Primary Stages Announces Play Selections For ESPA Drills 2019

Primary Stages Announces Play Selections For ESPA Drills 2019

Primary Stages announced today the selections for ESPA Drills 2019, a developmental play program that provides staged readings to four playwrights selected by blind submission, for scripts developed at Primary Stages ESPA. Presented by Primary Stages Einhorn School of Performing Arts (ESPA), the plays are workshopped under the guidance of the Primary Stages ESPA staff. All readings are free and open to the public and will be held at The Lucille Lortel Theatre (121 Christopher Street) on Monday, April 1 and Monday, April 8, 2019.

ESPA Drills is an annual new play development program providing extensive workshopping, a public presentation, and advocacy with the theater community for four new plays written at least in part at Primary Stages ESPA. Each July, these plays are selected from dozens of blind submissions for their ambition, voice, and energy. Over the course of multiple months, ESPA actors and outside guests lend their talent to these workshops and reading, which are then presented before an audience of industry peers on an Off-Broadway stage. ESPA Drills provides an exclusive opportunity for ESPA writers to receive professional attention through the resources and support of Primary Stages.


By Joshua Young

Directed by Shira-Lee Shalit

Featuring Margaret Ivey, Jesse Markowitz, David Mason, Kathy McCafferty and Naomi Lindh

Monday, April 1 at 3:00pm

Kevin and Dezba need to escape before the toxic, post-industrial Southside literally poisons them. With nowhere to turn but the darknet, they try to profit from a nightmare inspired by their own lives. But as their creation becomes a reality, can they save themselves before the monster keeps them in the Southside for good?



By Veronica Cooper

Directed by Sarah Krohn

Featuring Isabella Dawis, Brian Keane, Al-nisa Petty and Anna Savant

Monday, April 1 at 7:00pm

Four years after illness shattered their family, Richard Kemper has dragged his two daughters on a camping trip to Moab, Utah. Surrounded by nothing but desert, they can choose to stay isolated or step forward. When confronted with uncertainty, can you go it alone?



By Margot Connolly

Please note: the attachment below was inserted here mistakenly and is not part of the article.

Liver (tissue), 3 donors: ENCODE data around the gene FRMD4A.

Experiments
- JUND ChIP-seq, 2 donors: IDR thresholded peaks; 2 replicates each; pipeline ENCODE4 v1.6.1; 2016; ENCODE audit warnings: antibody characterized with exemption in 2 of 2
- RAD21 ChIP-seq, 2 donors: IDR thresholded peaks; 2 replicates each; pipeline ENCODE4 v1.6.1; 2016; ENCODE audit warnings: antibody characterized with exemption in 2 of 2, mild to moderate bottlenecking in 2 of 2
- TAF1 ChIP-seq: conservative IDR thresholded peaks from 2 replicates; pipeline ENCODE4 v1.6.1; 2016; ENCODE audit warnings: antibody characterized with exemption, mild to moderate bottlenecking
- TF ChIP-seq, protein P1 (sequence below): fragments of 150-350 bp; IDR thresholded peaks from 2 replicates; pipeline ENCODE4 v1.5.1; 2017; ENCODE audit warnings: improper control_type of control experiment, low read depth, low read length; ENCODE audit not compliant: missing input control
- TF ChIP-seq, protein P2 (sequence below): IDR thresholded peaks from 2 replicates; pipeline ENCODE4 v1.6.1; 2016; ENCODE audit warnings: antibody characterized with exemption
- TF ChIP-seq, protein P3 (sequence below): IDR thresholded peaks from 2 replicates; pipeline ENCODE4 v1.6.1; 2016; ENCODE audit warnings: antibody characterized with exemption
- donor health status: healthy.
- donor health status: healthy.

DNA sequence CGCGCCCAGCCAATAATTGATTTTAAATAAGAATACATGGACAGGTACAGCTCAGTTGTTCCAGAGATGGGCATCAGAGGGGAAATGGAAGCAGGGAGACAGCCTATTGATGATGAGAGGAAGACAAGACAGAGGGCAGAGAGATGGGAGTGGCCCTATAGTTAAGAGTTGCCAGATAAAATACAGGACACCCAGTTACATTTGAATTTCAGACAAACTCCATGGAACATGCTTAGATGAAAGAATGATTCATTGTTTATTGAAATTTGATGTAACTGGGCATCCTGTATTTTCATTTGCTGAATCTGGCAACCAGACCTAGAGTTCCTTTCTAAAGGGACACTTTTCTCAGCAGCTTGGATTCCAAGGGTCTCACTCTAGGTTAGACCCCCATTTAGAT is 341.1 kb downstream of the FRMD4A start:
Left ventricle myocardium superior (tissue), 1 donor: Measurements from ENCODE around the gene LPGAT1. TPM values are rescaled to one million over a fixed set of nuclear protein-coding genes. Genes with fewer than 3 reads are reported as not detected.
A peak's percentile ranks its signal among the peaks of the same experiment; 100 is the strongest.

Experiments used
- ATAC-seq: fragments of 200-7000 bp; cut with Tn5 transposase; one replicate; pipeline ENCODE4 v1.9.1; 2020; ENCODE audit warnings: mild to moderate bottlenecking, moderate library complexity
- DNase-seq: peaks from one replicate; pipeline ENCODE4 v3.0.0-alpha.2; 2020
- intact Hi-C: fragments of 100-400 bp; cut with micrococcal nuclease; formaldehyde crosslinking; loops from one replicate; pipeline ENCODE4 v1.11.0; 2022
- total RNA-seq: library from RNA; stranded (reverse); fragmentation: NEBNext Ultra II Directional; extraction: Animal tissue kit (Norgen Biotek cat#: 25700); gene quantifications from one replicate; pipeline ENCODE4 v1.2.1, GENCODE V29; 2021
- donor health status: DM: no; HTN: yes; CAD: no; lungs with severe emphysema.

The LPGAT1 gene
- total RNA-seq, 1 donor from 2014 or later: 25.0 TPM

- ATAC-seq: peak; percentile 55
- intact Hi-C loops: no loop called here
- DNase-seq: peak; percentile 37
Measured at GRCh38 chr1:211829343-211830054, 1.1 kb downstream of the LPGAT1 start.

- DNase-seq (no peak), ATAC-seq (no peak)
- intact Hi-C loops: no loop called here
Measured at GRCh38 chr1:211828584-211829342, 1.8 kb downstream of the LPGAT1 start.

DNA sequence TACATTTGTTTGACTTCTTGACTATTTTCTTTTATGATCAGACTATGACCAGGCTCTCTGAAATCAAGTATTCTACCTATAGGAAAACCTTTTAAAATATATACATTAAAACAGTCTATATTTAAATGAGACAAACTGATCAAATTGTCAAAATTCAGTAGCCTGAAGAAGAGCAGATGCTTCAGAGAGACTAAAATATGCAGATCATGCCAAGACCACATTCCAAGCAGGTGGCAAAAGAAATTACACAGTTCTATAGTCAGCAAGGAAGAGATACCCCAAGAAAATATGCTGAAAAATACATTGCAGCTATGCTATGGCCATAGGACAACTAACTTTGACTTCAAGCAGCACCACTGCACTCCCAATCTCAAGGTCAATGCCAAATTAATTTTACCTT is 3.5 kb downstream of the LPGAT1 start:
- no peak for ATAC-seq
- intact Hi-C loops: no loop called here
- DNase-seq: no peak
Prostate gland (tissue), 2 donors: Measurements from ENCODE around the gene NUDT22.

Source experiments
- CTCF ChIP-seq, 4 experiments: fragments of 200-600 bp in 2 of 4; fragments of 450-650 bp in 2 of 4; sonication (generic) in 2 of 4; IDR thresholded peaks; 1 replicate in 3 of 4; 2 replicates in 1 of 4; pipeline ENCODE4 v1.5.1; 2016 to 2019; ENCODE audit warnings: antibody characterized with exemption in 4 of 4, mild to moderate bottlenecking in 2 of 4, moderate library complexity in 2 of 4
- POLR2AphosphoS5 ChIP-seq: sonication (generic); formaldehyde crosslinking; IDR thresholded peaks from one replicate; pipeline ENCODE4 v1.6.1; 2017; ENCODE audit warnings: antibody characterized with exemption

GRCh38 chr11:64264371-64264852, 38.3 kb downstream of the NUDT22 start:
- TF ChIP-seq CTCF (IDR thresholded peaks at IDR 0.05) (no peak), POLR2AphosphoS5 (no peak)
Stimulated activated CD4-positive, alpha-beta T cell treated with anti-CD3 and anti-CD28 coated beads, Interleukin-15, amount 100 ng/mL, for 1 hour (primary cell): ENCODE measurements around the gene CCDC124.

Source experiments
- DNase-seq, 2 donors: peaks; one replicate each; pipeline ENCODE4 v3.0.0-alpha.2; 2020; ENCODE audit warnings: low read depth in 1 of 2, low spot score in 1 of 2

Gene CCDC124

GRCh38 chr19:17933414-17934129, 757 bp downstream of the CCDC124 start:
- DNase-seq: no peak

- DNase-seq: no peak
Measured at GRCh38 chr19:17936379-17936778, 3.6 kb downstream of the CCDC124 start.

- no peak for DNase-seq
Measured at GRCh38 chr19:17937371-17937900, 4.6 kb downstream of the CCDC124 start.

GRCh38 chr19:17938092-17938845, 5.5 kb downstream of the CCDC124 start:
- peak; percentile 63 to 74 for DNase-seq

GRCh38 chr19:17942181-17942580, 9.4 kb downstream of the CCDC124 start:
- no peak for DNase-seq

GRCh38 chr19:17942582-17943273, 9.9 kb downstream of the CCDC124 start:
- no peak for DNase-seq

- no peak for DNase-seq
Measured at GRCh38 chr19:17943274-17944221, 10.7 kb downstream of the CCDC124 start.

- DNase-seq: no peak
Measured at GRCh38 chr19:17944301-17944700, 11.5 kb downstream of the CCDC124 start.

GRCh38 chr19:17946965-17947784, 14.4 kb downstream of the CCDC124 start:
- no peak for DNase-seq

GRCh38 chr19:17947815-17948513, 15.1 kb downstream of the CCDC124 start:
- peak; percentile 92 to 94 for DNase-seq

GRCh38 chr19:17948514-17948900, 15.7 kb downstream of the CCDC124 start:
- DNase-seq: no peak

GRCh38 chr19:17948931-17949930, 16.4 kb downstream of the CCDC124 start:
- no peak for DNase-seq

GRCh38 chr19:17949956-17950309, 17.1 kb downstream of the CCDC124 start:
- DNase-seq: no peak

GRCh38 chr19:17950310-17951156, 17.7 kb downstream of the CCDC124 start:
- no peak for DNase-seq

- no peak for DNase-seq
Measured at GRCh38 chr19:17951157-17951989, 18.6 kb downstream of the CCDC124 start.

Directed by Jackson Gay

Featuring Heidi Armbruster, Grace Fojtik, Holly Grum, EmJ Nelson, Nick Ong and Gil Polk

Monday, April 8 at 3:00pm

It's junior year and Harper's moved back to her aunt's house. Her aunt thinks she should pick everything up where she left off - high school, youth ministry, her best friend Hannah. But her relationship with Hannah has changed, and Hannah seems to feel it too. As they join their church Bible Quiz team and spend more and more time together, they learn more about themselves and the Bible than they ever thought they would.



By Aaron Coleman

Directed by Billy Mitchell

Featuring Issa Best, Ashley Taylor Greaves, Marcus Johnson, Rob Karma, Matthew S. Morgan, Adam Huel Potter, Justin "Squigs" Robertson and Clint Zugel

Monday, April 8 at 7:00pm

Uncle Remus's Brer Rabbit folktales have enchanted Americans for over a century-no one more so than Aaron Coleman, a black writer trying to tell his story in today's world. Needing inspiration, Aaron finds himself in a plantation cabin in the late 1800s, face-to-face with the legend himself. As Remus starts spinning his beloved stories, conjuring up his fantastical world of animal critters, he also exposes the realities of growing up a slave that inspired his tales of family, courage, and survival.

Uncle Remus, His Life and Times, As Told to Aaron Coleman is a new play about visiting the past to understand the present.


The 2018/19 Primary Stages season began with Final Follies by A.R. Gurney and directed by David Saint, and was followed by Downstairs by Theresa Rebeck, directed by Adrienne Campbell-Holt and starring Tyne and Tim Daly. The season continued with God Said This by Leah Nanako Winkler and directed by Morgan Gould. The season will conclude in May with Little Women, written by Kate Hamill, based on the novel by Louisa May Alcott, and directed by Sarna Lapine.

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